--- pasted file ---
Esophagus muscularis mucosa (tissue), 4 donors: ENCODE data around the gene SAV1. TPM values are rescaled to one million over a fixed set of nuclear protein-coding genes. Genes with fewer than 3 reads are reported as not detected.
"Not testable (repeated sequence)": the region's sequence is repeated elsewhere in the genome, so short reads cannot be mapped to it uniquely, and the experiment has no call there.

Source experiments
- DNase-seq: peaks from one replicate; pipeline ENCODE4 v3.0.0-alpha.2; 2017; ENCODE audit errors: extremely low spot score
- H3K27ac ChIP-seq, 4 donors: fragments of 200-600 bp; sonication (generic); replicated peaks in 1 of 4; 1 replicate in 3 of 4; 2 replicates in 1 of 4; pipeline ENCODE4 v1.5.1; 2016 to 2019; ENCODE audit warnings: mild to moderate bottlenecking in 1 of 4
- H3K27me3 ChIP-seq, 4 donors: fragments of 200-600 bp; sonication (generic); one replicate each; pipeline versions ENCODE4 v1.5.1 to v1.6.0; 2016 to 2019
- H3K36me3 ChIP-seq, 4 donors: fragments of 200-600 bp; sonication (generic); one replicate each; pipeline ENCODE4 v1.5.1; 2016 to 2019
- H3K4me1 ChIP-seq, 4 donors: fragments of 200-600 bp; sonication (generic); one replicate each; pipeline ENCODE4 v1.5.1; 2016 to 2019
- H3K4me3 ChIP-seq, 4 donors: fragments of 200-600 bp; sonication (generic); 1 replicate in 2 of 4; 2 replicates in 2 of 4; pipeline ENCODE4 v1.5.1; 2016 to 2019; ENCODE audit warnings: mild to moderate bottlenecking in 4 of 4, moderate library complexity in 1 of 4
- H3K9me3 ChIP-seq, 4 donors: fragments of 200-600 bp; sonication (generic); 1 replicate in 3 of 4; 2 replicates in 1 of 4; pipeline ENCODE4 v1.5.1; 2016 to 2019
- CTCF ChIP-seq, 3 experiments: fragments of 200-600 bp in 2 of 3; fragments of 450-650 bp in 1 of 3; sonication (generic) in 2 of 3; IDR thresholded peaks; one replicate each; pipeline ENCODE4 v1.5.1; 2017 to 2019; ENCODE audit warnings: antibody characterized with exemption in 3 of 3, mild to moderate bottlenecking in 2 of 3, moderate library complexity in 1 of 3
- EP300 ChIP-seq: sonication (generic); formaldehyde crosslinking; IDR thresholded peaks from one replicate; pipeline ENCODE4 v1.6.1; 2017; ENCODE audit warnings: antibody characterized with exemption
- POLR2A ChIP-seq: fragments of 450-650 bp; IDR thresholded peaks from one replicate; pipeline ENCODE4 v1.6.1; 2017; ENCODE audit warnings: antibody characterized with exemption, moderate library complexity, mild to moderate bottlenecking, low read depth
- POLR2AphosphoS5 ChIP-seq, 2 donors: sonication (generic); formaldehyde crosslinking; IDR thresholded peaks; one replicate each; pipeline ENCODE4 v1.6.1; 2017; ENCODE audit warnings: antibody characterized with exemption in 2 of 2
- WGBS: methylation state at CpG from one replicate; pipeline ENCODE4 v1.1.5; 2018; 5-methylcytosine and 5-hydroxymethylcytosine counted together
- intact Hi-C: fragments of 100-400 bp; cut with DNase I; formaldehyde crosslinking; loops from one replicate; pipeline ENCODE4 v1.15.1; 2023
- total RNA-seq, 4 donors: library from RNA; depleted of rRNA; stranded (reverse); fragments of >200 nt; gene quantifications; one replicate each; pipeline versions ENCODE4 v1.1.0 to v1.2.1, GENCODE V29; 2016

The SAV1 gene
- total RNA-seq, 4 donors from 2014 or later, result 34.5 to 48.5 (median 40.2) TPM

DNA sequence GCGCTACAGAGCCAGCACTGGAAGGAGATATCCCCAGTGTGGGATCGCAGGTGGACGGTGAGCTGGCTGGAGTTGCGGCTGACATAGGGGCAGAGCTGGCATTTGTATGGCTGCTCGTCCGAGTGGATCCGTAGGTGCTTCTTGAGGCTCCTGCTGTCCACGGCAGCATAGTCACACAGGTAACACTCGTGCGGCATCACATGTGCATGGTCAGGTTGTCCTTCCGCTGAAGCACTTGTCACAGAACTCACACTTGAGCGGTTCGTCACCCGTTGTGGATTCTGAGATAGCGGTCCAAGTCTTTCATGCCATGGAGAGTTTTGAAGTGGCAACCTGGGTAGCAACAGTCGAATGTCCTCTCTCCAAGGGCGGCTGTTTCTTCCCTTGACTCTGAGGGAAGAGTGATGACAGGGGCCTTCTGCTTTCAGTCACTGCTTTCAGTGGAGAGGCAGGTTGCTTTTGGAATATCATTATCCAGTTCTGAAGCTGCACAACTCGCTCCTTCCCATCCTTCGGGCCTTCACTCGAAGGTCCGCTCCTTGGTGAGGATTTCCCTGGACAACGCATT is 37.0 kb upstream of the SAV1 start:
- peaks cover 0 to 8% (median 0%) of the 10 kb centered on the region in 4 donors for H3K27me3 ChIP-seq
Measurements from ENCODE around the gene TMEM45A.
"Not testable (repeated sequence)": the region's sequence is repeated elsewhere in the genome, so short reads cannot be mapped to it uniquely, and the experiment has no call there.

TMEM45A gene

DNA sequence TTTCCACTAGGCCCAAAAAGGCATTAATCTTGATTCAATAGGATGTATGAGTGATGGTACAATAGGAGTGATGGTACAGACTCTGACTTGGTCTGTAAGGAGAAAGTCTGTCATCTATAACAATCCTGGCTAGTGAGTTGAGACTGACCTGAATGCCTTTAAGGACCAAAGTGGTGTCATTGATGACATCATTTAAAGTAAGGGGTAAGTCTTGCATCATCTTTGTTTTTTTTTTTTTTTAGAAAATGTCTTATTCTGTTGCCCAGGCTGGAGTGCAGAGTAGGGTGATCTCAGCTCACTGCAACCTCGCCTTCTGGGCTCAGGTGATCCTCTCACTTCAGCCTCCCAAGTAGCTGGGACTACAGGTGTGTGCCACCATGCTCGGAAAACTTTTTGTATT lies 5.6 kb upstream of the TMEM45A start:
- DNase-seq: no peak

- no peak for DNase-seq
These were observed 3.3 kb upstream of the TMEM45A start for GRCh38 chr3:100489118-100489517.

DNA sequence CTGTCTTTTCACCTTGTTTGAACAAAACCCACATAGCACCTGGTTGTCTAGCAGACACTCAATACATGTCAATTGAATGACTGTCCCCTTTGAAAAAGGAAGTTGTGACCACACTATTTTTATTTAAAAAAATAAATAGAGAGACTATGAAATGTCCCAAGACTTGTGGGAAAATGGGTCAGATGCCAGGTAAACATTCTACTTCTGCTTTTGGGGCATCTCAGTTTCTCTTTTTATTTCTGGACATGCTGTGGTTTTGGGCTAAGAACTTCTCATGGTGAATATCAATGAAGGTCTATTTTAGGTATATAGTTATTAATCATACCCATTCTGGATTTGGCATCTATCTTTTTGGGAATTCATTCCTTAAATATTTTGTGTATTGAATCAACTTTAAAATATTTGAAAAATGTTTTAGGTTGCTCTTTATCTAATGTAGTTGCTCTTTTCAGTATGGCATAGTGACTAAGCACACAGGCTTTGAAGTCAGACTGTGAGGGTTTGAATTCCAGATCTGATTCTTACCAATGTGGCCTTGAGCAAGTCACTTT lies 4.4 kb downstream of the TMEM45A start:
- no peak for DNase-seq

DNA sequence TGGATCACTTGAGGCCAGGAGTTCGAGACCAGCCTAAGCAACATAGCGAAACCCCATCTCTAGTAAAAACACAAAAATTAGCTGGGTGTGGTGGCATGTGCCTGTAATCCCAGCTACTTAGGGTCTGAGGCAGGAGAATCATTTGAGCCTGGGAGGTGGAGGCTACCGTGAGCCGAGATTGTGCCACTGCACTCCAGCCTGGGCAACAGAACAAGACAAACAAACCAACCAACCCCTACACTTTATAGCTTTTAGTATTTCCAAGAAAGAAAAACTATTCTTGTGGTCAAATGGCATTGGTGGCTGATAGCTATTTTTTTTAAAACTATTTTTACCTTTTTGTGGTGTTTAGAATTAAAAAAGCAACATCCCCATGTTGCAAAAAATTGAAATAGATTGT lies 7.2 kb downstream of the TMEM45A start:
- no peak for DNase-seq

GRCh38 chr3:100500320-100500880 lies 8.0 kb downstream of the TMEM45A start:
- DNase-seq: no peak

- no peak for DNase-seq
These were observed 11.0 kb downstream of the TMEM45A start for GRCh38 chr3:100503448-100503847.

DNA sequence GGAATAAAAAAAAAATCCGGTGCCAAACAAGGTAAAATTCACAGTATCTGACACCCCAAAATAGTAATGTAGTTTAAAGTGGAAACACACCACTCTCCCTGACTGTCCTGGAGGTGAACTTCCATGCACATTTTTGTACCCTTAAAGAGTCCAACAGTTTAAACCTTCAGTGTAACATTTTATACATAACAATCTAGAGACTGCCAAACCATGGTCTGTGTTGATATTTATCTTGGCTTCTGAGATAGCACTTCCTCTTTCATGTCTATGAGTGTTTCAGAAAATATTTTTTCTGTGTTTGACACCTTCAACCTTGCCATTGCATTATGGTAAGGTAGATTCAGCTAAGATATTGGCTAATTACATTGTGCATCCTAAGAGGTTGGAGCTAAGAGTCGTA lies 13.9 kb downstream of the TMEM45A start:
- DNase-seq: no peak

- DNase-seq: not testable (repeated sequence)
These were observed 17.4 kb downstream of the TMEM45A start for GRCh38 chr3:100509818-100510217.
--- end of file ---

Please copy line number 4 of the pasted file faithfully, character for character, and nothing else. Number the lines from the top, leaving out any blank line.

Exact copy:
- DNase-seq: peaks from one replicate; pipeline ENCODE4 v3.0.0-alpha.2; 2017; ENCODE audit errors: extremely low spot score